However, differences arose between the two with regards to strategy and planning. With the added disrespect of Bhau’s arrogant behaviour, Suraj Mal felt insulted enough to leave the Marathas and march his army back home.9 The Marathas paid a heavy price in this battle and were almost vanquished. The ones who survived ran south to the Jat kingdom for refuge.

 

Dutiful in his part as a host, not only did Suraj Mal protect them but also lavishly spent lakhs of rupees on them by providing medicine, clothes and food. If he would not have put aside the disrespect meted out to him by the Marathas and not extended his friendship and assistance, very few of them would have been able to cross the Narmada and relate their sad tale to the Peshwa. Contemporary Muslim and Maratha writers have freely praised this generosity of Suraj Mal.

 

Though the Battle of Panipat proved disastrous for the Marathas, it opened up a new avenue of opportunities for Suraj Mal. Free from the Marathas and Abdali, he now had the opportunity to fulfil his ambitions. Just a few months later, he extended the boundaries of the Jat state by incorporating territories from Haryana and Doab. Now his next goal was establishing control over the imperial capital of Delhi.

 

His greatest obstacle in this pursuit was Rohilla Sardar Najibuddaula who was appointed guardian of Delhi by Abdali. Soon a struggle broke out between the two. Unfortunately, in a sudden ambush by the enemy, Suraj Mal died on 25th December 1763 at the age of 57. India’s most formidable leader of the past 15 years left the political stage suddenly and with his work unfinished. 

Ganga Mandir was built in 1845 by Maharaja Balwant Singh. 

Surajmal’s Achievements

The small kingdom he had inherited had been transformed by him into a powerful kingdom spread across 200 miles east to west and 140 miles north to south. The Jat kingdom was at the pinnacle of glory under Suraj Mal’s rule. Besides the original kingdom of Bharatpur, at the time of his death, the Jat kingdom extended to Agra, Mathura, Etah, Mainpuri, Meerut, Aligarh, entire Mewat (present day Alwar), Rewari, Gurgaon, Rohtak, Jhajjar, Bahadurgarh, Farrukhnagar, Ballabgarh, (present day Haryana), Hathras, Mursan, Jalesar and the adjoining areas of Delhi.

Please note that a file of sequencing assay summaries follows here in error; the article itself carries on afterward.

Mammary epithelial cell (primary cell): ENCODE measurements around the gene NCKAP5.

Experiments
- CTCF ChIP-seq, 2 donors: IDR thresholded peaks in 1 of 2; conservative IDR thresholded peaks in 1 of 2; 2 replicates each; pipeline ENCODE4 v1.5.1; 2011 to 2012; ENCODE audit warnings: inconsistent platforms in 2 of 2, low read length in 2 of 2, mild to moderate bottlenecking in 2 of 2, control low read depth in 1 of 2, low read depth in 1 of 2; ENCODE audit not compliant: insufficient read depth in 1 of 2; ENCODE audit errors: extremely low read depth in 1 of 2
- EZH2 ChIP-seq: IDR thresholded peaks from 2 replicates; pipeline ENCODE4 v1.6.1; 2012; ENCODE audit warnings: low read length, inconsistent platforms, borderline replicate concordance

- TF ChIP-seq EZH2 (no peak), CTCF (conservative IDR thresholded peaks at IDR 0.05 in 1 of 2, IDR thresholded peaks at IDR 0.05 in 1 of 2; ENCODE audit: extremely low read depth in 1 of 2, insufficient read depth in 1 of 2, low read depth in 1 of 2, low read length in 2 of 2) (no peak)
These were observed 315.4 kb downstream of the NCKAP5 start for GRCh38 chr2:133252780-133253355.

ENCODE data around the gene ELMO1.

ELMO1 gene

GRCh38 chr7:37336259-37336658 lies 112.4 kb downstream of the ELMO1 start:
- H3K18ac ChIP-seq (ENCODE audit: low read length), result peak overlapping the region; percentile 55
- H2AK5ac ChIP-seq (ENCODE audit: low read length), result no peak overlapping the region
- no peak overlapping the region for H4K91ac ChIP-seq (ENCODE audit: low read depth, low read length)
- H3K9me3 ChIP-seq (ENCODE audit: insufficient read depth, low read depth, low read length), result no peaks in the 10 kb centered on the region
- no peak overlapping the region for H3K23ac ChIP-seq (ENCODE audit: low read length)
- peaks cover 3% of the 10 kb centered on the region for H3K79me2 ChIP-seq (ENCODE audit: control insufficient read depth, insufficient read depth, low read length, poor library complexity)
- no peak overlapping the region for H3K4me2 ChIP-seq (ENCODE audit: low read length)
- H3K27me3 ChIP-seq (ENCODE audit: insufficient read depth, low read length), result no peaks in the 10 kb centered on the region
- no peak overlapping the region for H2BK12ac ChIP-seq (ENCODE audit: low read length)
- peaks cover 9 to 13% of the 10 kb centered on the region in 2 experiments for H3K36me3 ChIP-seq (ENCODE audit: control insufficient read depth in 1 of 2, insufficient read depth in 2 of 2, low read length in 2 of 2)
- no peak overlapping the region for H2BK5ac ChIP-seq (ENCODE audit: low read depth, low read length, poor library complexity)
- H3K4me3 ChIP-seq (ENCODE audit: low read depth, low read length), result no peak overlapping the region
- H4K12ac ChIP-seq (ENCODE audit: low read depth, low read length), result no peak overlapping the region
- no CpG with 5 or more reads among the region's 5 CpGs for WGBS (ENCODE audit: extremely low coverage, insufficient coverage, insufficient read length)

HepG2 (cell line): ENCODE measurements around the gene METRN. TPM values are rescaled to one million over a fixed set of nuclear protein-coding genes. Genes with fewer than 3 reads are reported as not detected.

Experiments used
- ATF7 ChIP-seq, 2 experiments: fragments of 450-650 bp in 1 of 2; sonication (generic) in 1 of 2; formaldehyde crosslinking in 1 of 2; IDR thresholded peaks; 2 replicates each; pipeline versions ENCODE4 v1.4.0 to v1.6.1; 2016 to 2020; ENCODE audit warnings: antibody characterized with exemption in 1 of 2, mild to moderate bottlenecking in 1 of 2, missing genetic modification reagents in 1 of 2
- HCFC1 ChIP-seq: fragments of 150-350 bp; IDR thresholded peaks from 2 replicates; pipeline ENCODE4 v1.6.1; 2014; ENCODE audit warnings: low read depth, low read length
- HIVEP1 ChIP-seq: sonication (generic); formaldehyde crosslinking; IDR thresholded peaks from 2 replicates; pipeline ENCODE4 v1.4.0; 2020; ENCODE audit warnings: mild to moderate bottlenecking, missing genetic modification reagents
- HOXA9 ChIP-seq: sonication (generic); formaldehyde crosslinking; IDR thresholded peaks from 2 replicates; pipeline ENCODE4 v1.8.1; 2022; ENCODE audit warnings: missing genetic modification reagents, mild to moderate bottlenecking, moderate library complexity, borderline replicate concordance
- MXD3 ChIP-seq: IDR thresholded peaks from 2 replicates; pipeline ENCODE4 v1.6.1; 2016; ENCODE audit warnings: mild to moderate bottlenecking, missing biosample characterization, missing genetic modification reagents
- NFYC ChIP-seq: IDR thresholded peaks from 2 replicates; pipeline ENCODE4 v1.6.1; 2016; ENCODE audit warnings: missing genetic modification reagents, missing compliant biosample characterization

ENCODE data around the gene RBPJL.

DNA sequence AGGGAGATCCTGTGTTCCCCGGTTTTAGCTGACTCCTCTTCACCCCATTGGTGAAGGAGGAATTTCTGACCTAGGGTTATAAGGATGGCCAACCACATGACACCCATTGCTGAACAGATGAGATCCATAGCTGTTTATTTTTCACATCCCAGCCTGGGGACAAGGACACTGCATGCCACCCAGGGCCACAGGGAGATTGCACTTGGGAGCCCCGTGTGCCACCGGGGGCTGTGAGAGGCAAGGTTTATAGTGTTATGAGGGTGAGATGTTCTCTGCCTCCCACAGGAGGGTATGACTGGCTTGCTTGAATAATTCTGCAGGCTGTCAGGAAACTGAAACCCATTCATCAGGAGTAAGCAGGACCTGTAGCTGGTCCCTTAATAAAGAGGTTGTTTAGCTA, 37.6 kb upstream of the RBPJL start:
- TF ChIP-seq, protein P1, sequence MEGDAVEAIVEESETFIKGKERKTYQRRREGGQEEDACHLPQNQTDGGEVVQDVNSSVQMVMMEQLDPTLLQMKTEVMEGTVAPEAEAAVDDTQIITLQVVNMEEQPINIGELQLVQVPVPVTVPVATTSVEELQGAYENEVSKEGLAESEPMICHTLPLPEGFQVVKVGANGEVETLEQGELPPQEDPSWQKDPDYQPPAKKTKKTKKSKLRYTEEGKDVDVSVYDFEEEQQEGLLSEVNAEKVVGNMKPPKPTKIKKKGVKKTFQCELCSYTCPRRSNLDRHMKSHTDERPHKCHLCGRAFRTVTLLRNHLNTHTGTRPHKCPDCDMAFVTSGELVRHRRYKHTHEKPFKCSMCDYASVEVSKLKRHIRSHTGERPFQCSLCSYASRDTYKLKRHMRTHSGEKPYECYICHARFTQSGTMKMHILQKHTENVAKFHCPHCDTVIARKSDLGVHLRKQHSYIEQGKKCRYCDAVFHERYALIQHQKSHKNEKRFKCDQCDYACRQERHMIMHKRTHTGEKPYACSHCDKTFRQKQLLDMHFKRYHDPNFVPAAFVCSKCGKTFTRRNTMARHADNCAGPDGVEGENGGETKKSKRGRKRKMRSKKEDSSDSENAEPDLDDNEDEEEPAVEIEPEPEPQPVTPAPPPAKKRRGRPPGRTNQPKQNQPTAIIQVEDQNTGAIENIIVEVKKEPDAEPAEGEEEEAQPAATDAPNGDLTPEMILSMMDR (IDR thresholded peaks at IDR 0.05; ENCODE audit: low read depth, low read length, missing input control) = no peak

Not only did he contribute to the territorial expansion of the state but also improved its economic condition as a result of which his kingdom became one of the most wealthy and prosperous states in North India. According to Father Vandel, 10 during Suraj Mal’s rule the annual income of the Jat state was one crore and seventy-five lakh rupees and the treasury contained at least ten crore rupees. Along with this, there was also considerable treasure kept underground. 

 

Jat Army under Surajmal

Numerically speaking his army was not as big but given their fighting skills, capability and organization, it was one of the best armies in India at the time. The Jat army distinguished themselves from other contemporary Indian armies by their qualitative superiority. The author of Siyar-ul-Mutakhkherin, Sayyid Ghulam Hussain Khan, wrote about the cavalry that, “In Suraj Mal’s stables, there are 12,000 horses which run like the wind and mounted on them are as many specially trained gun-toting soldiers. He himself taught them to shoot while on horseback, to do security rounds and to refill gunpowder in cartridges. Because of continued practice, these men had become such swift and sharp shooters, and they excelled in their work so much, that there were no other soldiers in all of India who could pretend to be their equals. Nor was it considered wise to wage a war against such a king for financial benefit.”11

 

Laziness and indolence were absent in Suraj Mal’s personal life. In matters of military organisation and discipline, he worked rigorously and efficiently. He himself used to train with seasoned cavalrymen and instructed soldiers to be disciplined. In the words of Sayyid Ghulam Hussain, “His army was disciplined and organised. Within him was an innate courageous ability to protect his army, landlords and subjects from enemies. Whenever the royal wazir or Mir Bakshi, Maratha or Durrani attacked him with their large armies, he retreated to secure forts along with the army, generals and subjects in order to delay a military confrontation. He did his best to protect his subjects and kingdom from invaders. Not once did he give in to military pressure from the enemy and pay them off. He had a soldier’s fortitude. He also fought the Rohilla Pathans with Wazir Safdarjung by his side. The enemies were fought one by one, and at times in groups, but on each battlefield, they were squarely defeated and Suraj Mal declared victor.”12

 

To read article in Hindi 

 

References

1. Jadunath Sarkar, Decline of the Mughal Empire, Volume II, Agra, 1972, p. 270-71

2. Documents of Vandel, 'Jat-Kingdom in India', New Delhi, 2013, p. 164

3. Mir Ghulam Ali, Imad-us-Sadat, Lucknow, 1897, p. 55

4. Kalika Ranjan Qanungo, History of Jats, Delhi, 2006, p. 41

5. Suryamal Misran, Vansh Bhaskar, p. 3518

6. Girish Chandra Dwivedi, Jat and the Mughal Empire, Delhi, 2002, p. 168

7. Qanungo, p. 58

8. Natwar Singh, Maharaja Suraj Mal, Delhi, 2006, p. 106-07

9. Qanungo, p. 80-81

10. Vandel, p. 166

11. Sayyid Ghulam Hussain Khan, Siyar-ul-Mutakhkherin, Volume IV, Calcutta, 1926, p. 28

12. As above    

 

Author Dr. Pramod Kumar  is Assistant Professor, Department of History, MSJ Government College, Bharatpur.